Only in America would the cardboard tube in a roll of toilet paper matter. Do read on …

By Staff who pinched the story from the Chicago Tribune.

BURLINGTON, ON June 13, 2011 – Kimberly-Clark has begun testing sales of the Scott Naturals Tube-Free brand of TP that doesn’t need a cardboard tube to keep the good times rolling. It’s the biggest change seen by toilet paper users since the roll first appeared in the 1800s.

But response isn’t all flushed with excitement for terminating the tube, often reused for arts and crafts projects or as pet toys.

“You just know it’s done. It’s over. It’s finished. You need a new roll,” said Samm Reed, a customer at a Pennsylvania Wal-Mart. “There’s something about that tube.”

To her, the appearance of a brown cardboard cylinder signifies something momentous — the end of an era.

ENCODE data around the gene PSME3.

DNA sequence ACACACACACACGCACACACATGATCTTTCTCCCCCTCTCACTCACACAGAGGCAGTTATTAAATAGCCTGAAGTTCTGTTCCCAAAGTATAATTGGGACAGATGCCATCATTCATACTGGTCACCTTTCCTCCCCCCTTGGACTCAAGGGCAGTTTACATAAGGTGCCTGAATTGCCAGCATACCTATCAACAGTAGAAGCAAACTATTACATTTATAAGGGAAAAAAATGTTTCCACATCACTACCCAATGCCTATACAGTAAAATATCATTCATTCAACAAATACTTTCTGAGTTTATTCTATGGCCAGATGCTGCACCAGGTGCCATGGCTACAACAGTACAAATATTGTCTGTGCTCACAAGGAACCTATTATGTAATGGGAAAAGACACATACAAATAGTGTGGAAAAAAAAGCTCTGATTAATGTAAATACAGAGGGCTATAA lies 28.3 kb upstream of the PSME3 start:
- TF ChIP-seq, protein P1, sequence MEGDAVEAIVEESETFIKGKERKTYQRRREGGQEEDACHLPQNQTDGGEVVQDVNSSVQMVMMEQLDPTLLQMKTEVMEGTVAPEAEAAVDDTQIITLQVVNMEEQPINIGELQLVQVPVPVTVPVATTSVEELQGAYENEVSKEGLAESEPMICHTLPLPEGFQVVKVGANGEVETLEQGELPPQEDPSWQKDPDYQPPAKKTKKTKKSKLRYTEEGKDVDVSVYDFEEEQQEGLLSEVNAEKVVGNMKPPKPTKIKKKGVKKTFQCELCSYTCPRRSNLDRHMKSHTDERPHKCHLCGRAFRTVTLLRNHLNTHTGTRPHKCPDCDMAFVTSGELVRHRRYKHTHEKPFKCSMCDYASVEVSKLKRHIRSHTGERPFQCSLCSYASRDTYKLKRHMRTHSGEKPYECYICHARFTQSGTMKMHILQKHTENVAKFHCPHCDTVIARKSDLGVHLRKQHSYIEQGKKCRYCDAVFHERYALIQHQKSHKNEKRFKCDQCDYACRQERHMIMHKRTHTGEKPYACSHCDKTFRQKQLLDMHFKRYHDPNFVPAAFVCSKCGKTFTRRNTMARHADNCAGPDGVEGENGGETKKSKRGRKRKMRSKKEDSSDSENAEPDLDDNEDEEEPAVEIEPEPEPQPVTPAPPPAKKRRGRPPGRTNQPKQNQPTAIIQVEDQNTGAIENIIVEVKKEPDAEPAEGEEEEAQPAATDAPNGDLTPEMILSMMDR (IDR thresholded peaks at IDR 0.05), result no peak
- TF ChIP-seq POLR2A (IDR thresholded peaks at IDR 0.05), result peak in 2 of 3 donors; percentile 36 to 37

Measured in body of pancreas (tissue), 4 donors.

Kari Love, of West York, Penn., pointed to the new rolls’ central holes. Designed to fit around a spindle, they’re shaped like polygons instead of circles.

“How are you going to get your holder in there?” Love asked. “I’m in my 40s. I grew up, and they always had a tube. I’m environmentally conscious. I recycle, but this doesn’t look like it’s going to work.”

According to a Kimberly-Clark news release, U.S. households use an estimated 17 billion bath tissue tubes annually, amounting to 160 million pounds of waste.

The company conducted a survey of 1,000 people that found 85 percent throw the tubes out with the trash.

At Wal-Mart, Scott’s Naturals Tube-Free costs $2.97 for four rolls containing 205.2 square feet compared to the tube-inclusive Scott brand, which costs $3.98 for four rolls containing 419.2 square feet of paper.

Anna Hall, of West York, Penn.,  didn’t seem so sure about paying more per sheet to lose the tubes, sometimes coveted by children as make-believe telescopes and finger puppets.

“Oh for Pete’s sake!” she said. “If they do away with (the tube), we won’t have anything to build with in Sunday school class.”

Only in America!




Return to the Front page
Print Friendly, PDF & Email

Comments are closed.